One quick note on oil before we get to the recipe. As I mentioned above, you will probably want a mild oil. I find safflower to be the mildest. You can also try sesame oil (which is mild, as well, but will impart a sesame taste – which I don’t mind), or extra virgin olive oil (which is the healthiest choice, but also has a stronger taste). You may want to opt for a premium and extra-mild olive oil, such as the one produced by Chaffin Family Orchards. And as you work with the recipe, you can build up to using a blend (such as 1/4 cup EVOO and 3/4 cup safflower). Choose cold-pressed and unrefined/ unfiltered where possible. Avoid all cheap vegetable oils.
Mayo for “N”
*1 cup high-oleic safflower oil, or oil/ blend of your choice
*1 fresh pastured egg, and 1 yolk from a pastured egg (avoid store-bought eggs)
*2 tsp. raw apple cider vinegar
*1 tsp. lemon juice
*1 tsp. raw coconut palm sugar [Can be omitted. See note below.]
*3/4 tsp. sea salt
Place all of the ingredients, in order, in a tall, narrow jar. Place your stick blender on the bottom of the jar, and hold down the turbo button (or just use the low-medium setting) until you see the ingredients emulsify. When nearly the whole mixture has emulsified, slowly move the stick blender up and down the jar to fully incorporate all of the oil. And that’s it – easy peasy!
(If you don’t have a stick blender, buy one immediately. But until it arrives, you can use your jar blender. Start with the eggs, blend them briefly, and then add the remaining ingredients except the oil and briefly blend again. Slowly pour the oil into the jar in a steady stream while blending, until fully incorporated and emulsified.)
This is a reasonably salty recipe, as is the original Hellmann’s. Adjust the salt, along with the sourness (vinegar and lemon juice) and sweetness to suit your family’s tastes.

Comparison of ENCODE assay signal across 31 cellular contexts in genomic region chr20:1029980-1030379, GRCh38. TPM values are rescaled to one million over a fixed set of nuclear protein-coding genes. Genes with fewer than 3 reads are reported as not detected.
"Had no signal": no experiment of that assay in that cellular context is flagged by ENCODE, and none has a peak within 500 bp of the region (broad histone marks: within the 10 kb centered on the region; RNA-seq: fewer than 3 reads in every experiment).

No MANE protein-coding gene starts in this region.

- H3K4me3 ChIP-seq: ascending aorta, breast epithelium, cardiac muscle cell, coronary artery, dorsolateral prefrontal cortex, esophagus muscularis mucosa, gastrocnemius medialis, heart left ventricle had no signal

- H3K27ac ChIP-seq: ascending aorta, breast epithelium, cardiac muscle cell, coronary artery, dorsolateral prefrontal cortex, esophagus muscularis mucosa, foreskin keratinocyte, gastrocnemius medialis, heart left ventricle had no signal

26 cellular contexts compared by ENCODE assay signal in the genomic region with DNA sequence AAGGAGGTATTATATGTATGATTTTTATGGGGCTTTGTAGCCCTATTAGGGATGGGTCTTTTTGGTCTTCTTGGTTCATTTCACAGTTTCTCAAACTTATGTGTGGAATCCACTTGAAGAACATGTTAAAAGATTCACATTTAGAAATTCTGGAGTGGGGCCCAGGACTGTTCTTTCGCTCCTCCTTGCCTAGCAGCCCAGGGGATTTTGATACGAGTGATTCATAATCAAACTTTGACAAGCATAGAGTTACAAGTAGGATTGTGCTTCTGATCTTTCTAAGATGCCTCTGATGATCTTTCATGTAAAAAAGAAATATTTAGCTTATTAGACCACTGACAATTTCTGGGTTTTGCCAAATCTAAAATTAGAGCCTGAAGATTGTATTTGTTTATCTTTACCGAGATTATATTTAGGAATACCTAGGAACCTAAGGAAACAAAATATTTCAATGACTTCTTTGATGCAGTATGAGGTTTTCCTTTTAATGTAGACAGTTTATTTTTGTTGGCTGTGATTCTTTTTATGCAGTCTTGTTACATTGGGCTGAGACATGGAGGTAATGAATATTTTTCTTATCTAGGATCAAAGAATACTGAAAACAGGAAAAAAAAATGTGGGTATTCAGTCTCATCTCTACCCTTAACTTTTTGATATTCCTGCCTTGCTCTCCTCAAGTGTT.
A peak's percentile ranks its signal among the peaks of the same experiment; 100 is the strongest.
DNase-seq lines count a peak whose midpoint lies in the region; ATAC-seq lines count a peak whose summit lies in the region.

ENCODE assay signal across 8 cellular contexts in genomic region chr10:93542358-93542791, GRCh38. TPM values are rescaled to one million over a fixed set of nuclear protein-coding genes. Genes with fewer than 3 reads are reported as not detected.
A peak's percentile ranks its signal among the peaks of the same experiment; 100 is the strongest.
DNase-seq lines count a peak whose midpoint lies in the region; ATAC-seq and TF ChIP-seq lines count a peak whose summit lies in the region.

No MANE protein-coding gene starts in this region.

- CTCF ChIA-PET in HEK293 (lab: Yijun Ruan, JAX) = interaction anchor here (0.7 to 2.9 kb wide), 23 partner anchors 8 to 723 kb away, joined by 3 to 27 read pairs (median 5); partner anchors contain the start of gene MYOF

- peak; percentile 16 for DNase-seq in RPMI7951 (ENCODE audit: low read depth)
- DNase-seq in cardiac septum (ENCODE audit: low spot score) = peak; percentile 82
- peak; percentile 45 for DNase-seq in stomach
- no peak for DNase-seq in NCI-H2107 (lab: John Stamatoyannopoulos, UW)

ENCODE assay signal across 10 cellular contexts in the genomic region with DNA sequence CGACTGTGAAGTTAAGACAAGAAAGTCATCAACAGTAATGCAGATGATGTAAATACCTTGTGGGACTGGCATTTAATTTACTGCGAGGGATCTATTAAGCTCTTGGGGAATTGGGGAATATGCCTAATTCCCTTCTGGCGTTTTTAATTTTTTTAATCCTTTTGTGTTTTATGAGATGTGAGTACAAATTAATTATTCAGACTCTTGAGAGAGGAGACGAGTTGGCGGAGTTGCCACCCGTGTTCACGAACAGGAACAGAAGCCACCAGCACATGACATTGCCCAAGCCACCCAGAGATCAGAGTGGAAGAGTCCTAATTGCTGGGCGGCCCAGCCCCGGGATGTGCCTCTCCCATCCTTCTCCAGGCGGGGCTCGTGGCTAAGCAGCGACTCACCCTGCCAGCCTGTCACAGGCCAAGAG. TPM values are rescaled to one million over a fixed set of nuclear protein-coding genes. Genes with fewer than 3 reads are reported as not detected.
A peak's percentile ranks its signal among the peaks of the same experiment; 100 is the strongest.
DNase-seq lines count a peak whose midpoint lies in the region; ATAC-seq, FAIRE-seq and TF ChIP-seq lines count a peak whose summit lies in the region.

To super-charge the nutrient value of this mayonnaise, lacto-ferment it by mixing 1/2 – 1 tablespoon of whey into your finished mayo and letting it sit, covered, at room temperature for about seven hours before refrigerating. When lacto-fermented, the mayo will last for several months and get firmer with time.
[Update: I now make this recipe without the sugar. It does not affect the taste much at all. Omitting the sugar makes this mayo Whole Life Challenge compliant.]
Remember to visit the original post and make ranch seasoning to keep on hand. I have an update on that, too: Recently, I’ve also been using my own uncultured buttermilk (from butter-making) in making my ranch dressing, with great results. The dressing is usually a bit thinner, depending on how long I’ve had the buttermilk, but I actually prefer that consistency. Maybe you will, too!
Speaking of ranch, if you’re in a pinch and find yourself without ranch seasoning, try this ranch dressing. If you do, please comment back and let me know how you like it!
Other ideas for using this delicious mayo:
*Make a faux aioli to serve with veggies or fish by mixing mayo and lemon juice with salt and pepper to taste. (Or get more creative and add garlic paste, anchovy paste, curry powder…)
*Have a classic and delicious BLT with crispy, forested bacon (or at least nitrate-free!).
*Try a peanut butter, mayo and lettuce sandwich. (Don’t knock it until you try it! I got this idea from a very good source… )
*See the original post for some more ideas.